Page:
Troop 75 got its camping season off to a great start with a backpacking trip on the weekend of October 2-3. Twelve Scouts and four adults left Key Food at 6:30 Saturday morning for Salisbury, in northwestern Connecticut, to hike the Lion's Head section of the famed Appalachian Trail. This would be our first event of the year, a first or second backpacking trip for several Scouts, and our first opportunity to put into practice some of the things the Philmont crew had brought home from their summer adventure.
Lion's Head is such a great hike at the beginning of the year. Challenging but not punishing. Great views at the peak while you eat your lunch. Although visited by many hikers, you can always find a place to camp. Nature provided us with a perfect Saturday. The weather was just a bit chilly at the start, but the sun was out and after about 10 minutes on the trail we called a halt to shed jackets and heavy clothes, and T-shirts and shorts became the order of the day.
The trail led through dense woods, and a lot of New England fall color was on display with the trees showing various shades of green, red, orange and yellow. The trail ran gradually uphill at the start then leveled out into an easy walk until we reached the base of the rock outcropping known as Lion's Head. At that point the slope went from gradual to steep to steeper, and the last 50 or so feet to the peak could be better described as climbing than hiking.
We reached the top at just past noon and stopped for lunch at the overlook. The clear weather let us see for miles over the valley below, easily picking out distant roads, houses, farms and lakes. After lunch, another couple of hours of easy hiking brought us to the Brassie Brook campsite at about 2:30. We shared the site with a local Troop that we had met at the trailhead and with whom we had been sharing the trail that day. They elected to take the lean-to and had some of their Scouts sleeping under a huge blue tarp that must have been 10x20 feet or more. We picked out a different section of the large camping area and, as planned, pitched our tents in patrol groups.
The boys were divided into patrols. Keith did a great job working with the guide patrol. Will, our newest member, impressed us all with his ability to keep up even though this was his first hike. All of the young guys seemed to have a good time. After camp was set up, they were all over the woods.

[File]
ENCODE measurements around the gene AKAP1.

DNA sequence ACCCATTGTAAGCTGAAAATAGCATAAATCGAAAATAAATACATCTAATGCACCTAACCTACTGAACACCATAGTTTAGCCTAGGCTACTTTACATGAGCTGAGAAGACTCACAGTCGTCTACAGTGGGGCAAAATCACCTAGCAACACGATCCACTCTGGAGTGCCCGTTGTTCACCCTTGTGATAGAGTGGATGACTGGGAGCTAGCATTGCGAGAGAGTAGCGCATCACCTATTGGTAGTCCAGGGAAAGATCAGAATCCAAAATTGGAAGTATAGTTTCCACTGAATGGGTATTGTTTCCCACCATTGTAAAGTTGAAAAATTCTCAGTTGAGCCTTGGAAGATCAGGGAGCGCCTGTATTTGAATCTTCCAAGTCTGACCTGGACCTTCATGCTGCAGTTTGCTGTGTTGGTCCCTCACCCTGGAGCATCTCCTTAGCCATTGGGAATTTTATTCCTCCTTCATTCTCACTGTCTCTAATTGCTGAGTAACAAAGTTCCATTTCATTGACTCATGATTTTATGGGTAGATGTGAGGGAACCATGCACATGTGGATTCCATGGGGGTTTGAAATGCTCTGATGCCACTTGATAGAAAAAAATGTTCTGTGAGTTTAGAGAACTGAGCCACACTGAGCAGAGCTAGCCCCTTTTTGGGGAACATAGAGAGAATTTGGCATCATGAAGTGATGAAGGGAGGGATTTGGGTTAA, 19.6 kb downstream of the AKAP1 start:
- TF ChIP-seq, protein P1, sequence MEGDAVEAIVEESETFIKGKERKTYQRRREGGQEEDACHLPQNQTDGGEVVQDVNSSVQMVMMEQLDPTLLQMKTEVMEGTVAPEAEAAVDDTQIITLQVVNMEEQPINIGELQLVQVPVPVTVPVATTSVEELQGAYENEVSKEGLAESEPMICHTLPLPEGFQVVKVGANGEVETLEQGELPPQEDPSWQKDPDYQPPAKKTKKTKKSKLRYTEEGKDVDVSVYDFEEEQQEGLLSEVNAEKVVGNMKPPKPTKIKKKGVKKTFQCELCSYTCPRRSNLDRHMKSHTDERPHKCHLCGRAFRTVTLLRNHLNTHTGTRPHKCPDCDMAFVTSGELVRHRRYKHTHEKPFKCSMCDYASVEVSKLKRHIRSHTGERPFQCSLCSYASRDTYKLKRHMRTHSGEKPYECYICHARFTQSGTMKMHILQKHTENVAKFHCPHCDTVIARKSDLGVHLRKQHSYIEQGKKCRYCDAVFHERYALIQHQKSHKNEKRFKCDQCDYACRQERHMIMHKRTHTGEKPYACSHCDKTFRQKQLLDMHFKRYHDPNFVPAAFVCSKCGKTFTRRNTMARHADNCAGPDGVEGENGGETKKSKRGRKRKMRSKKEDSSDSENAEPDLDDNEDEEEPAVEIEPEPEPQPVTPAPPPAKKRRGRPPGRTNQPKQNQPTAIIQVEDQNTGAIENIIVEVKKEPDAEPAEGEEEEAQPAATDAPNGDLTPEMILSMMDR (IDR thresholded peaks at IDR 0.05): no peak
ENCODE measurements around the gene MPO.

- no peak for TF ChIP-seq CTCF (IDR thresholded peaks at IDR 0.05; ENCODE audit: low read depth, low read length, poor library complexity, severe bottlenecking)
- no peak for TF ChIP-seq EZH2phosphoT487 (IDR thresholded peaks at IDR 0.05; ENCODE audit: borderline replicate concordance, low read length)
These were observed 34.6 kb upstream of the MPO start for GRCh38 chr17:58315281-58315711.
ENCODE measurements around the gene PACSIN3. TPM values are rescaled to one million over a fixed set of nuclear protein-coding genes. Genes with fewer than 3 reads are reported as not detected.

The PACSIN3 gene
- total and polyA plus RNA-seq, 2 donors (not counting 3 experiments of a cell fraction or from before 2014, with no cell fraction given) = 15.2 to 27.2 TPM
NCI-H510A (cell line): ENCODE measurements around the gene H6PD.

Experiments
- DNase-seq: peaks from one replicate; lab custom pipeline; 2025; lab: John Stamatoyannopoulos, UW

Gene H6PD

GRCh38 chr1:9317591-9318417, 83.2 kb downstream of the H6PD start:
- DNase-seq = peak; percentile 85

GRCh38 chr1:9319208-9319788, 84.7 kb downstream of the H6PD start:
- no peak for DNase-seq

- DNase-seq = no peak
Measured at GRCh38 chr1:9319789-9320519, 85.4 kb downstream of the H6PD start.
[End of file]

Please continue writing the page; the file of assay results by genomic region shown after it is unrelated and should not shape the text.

We debated a day hike up the trail to Bear Mountain, but instead decided to spend a leisurely afternoon setting up camp and exploring the nearby stream. Deciding to apply their Philmont experience to local camping the "Silver Fox Patrol" (the adults) had left water filters at home in favor of iodine, so their water-gathering was a simple task. (Mr O'Brien, apparently lacking confidence in the notion of iodine treatment, opted to borrow another Patrol's water filter and pump himself a drinking supply.)
Tim, Mike B, and Mike S. introduced the troop to thorns and roses at the end of the evening, reviewing the low and high points of the day. The plusses far outweighed the minuses, a reflection of what a great day it had been.
Following a sound night's sleep in the cool air, we arose and put into practice yet another lesson from our Philmont experience. Instead of spending an hour or more preparing a hot breakfast and then cleaning up after it, we packed up and hit the trail without eating. We were on our way by 7:30, probably a record for a Troop 75 camping trip. We stopped for a no-cook breakfast at the same point, Lion's Head, where we had eaten lunch the previous day. This time the overlook was shrouded in a thin morning fog, and looked very different from the day before.
We made excellent time on the trail Sunday morning and were back at the parking lot before 11 A.M. and back in Kings Park only a little after 2 P.M. The troop covered 4.6 miles in three hours. This was a fabulous pace and all the boys should be proud of their accomplishment. It was clear that even our newest Scouts were quickly turning into seasoned backpackers.
Next hike will be in November. If you missed this hike, try to join us on the next one.
- Mr. Buono and Mr. Carlson
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